The latest research about medical malpractice cases against physicians reveals both good news and bad--but even the good isn't particularly rosy. According to a research letter published this month in the Archives of Internal Medicine, the vast majority (95.5 percent) of plaintiffs' claims never even reach a jury, with the court dismissing cases 54.1 percent of the time across specialties. Of those that do proceed to court, physicians prevail 79.6 percent of the time, Anupam Jena of Massachusetts General Hospital and colleagues reported.
But even with the likelihood of physician victory, all litigated cases come with steep costs of money and time. The researchers' analysis found that cases in which physicians won took 3.25 years to reach a verdict, and the process stretched even longer in cases in favor of the plaintiff. "The substantial portion of litigated claims that are not dismissed in court and the length of time required to resolve litigated claims more generally may help explain why malpractice claims undergoing litigation are an important source of concern to physicians," the researchers wrote.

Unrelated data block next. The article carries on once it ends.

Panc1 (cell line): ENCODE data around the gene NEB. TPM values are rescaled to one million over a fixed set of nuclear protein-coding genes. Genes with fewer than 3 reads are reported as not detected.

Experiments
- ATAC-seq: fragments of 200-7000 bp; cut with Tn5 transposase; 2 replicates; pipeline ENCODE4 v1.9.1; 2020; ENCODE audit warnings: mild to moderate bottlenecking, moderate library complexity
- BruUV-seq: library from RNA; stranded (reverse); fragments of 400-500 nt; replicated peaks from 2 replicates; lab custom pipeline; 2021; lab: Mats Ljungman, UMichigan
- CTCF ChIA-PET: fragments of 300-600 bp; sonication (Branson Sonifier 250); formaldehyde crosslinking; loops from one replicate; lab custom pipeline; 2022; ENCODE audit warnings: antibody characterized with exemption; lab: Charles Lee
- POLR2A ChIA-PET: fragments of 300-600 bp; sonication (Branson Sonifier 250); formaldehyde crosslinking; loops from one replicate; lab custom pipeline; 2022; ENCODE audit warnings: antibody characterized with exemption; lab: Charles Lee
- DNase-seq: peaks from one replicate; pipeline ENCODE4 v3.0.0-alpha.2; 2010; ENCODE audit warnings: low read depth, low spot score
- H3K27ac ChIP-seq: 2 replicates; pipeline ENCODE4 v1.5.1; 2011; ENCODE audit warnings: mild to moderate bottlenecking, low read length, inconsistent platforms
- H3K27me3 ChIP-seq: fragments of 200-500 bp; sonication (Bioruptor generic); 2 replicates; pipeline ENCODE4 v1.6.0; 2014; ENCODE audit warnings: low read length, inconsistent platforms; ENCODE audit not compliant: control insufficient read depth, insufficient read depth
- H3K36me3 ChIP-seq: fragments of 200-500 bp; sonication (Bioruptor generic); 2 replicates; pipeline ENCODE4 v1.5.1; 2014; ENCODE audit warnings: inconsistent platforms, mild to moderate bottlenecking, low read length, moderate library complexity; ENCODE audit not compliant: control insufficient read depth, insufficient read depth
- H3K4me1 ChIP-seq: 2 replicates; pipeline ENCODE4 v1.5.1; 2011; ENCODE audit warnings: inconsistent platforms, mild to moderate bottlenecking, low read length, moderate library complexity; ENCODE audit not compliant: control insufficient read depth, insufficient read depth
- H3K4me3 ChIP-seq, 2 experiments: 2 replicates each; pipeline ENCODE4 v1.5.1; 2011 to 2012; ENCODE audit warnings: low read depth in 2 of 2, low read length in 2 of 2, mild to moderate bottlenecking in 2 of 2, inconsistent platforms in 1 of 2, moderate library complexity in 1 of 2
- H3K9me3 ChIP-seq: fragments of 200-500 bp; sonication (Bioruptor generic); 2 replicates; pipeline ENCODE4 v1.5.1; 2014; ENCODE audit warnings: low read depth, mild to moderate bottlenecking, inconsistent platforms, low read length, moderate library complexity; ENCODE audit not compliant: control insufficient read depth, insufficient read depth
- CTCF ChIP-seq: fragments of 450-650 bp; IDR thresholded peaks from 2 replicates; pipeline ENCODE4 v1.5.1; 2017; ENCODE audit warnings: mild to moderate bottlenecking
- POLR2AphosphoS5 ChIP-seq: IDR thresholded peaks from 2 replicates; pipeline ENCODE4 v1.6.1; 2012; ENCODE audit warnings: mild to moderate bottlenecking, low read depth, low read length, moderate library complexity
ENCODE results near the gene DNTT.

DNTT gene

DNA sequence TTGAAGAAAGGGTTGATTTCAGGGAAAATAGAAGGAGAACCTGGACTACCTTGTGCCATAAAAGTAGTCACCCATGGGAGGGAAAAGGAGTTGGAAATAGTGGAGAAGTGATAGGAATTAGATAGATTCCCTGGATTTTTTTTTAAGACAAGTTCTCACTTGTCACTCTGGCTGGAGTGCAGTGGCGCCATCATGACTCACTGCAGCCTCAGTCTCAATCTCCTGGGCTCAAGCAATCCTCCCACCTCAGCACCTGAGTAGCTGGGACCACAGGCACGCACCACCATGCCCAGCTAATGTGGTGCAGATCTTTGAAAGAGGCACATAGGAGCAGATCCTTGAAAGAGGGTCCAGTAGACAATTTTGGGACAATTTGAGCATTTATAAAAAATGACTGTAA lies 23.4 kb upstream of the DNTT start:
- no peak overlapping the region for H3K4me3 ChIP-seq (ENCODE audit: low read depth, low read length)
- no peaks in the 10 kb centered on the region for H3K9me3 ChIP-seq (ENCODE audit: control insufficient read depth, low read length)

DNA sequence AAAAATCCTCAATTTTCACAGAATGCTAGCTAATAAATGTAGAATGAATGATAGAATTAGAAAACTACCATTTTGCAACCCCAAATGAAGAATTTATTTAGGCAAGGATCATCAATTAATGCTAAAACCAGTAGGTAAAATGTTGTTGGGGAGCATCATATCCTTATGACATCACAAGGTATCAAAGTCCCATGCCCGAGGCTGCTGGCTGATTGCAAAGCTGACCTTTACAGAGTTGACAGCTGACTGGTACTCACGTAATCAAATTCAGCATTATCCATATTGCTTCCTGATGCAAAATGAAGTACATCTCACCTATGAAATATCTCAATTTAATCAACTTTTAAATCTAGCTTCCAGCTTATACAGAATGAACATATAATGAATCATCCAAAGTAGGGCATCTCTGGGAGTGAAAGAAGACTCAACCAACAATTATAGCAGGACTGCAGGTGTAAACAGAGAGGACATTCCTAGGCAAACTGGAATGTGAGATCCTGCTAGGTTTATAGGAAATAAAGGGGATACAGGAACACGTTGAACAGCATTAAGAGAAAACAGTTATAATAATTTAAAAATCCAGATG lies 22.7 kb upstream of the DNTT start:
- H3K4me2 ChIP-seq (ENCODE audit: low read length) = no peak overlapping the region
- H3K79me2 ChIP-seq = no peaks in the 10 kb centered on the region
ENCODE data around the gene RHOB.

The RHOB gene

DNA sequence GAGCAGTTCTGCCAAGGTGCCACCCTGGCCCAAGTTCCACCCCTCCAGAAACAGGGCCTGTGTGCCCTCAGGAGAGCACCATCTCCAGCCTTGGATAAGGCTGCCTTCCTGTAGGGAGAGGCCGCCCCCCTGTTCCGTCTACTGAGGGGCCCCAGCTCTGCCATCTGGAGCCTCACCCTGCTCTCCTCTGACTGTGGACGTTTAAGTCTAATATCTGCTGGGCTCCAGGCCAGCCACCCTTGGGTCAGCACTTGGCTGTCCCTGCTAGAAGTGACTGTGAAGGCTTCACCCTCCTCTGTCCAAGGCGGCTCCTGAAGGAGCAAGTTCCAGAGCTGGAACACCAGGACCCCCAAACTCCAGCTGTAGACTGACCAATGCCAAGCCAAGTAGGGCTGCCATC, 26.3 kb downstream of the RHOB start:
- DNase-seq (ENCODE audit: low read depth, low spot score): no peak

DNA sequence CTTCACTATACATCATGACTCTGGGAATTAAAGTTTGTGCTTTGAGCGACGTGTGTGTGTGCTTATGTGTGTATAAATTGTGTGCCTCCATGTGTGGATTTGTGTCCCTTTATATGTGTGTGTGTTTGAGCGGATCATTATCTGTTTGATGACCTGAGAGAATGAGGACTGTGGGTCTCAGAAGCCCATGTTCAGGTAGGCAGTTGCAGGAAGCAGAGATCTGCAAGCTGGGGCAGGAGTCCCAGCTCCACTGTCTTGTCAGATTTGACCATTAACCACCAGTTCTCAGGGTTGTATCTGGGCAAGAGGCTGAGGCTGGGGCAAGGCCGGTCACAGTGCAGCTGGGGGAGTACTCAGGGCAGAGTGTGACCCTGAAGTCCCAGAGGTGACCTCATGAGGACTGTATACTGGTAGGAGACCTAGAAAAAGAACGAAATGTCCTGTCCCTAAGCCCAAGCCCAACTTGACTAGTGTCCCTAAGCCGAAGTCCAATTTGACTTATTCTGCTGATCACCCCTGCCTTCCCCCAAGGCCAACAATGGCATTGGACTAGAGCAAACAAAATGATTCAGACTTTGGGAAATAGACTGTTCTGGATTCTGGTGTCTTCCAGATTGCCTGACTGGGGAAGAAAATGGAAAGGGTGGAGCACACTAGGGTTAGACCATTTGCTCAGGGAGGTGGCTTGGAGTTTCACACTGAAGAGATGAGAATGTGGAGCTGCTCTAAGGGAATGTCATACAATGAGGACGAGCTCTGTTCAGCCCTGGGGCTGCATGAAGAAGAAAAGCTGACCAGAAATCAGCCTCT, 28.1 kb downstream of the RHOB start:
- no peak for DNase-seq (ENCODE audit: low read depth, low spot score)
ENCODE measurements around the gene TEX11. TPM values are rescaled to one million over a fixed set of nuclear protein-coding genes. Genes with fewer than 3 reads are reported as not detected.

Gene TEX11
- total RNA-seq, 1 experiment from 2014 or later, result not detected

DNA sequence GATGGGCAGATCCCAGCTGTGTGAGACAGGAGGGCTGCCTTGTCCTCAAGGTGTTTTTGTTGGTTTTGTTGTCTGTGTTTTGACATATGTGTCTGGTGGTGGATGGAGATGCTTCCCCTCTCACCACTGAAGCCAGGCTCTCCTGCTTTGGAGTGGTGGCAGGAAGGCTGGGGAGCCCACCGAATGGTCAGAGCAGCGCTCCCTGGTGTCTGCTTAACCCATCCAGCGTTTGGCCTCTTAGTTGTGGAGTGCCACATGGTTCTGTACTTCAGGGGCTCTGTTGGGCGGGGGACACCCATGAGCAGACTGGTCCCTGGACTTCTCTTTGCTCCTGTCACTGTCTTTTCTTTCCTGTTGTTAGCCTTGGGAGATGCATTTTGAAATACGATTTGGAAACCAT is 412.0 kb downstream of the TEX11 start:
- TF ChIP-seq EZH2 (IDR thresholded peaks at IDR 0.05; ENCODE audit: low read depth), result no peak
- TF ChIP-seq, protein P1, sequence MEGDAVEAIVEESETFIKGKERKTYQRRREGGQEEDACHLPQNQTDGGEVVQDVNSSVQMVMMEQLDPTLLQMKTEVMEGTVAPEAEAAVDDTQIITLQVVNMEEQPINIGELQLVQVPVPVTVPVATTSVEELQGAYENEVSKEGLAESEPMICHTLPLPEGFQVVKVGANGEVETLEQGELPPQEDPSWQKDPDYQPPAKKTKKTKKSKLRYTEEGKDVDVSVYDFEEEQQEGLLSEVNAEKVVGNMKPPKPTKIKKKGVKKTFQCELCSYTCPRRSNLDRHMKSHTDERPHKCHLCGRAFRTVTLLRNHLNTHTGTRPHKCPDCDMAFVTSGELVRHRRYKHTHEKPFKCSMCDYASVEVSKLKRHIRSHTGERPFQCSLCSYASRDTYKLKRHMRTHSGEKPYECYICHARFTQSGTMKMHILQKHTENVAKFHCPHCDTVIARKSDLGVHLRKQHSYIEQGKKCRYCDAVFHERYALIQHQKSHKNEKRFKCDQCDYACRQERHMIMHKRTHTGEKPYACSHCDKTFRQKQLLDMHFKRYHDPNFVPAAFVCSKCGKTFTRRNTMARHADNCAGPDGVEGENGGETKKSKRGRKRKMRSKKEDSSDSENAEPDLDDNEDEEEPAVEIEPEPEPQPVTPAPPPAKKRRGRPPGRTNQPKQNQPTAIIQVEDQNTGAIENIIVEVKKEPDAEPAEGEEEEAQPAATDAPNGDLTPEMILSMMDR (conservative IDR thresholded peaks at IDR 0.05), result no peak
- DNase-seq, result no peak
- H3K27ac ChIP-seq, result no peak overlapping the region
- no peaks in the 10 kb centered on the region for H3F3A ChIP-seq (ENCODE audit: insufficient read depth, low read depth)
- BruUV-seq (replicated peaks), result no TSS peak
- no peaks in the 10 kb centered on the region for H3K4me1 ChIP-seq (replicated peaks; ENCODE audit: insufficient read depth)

In an effort to reduce the time and expense of malpractice litigation, as well as improve patient safety, a pilot program in Massachusetts is testing the University of Michigan's model of "disclose, apologize and offer" in addressing preventable adverse events. Under this alternative model, when unanticipated adverse outcomes occur, institutions, healthcare professionals and their insurers disclose that information to the patient and family, FierceHealthcare reported. They then investigate and explain why it happened and establish systems to improve patient safety and reporting. When appropriate, they apologize and offer fair financial compensation without the patient having to resort to legal action.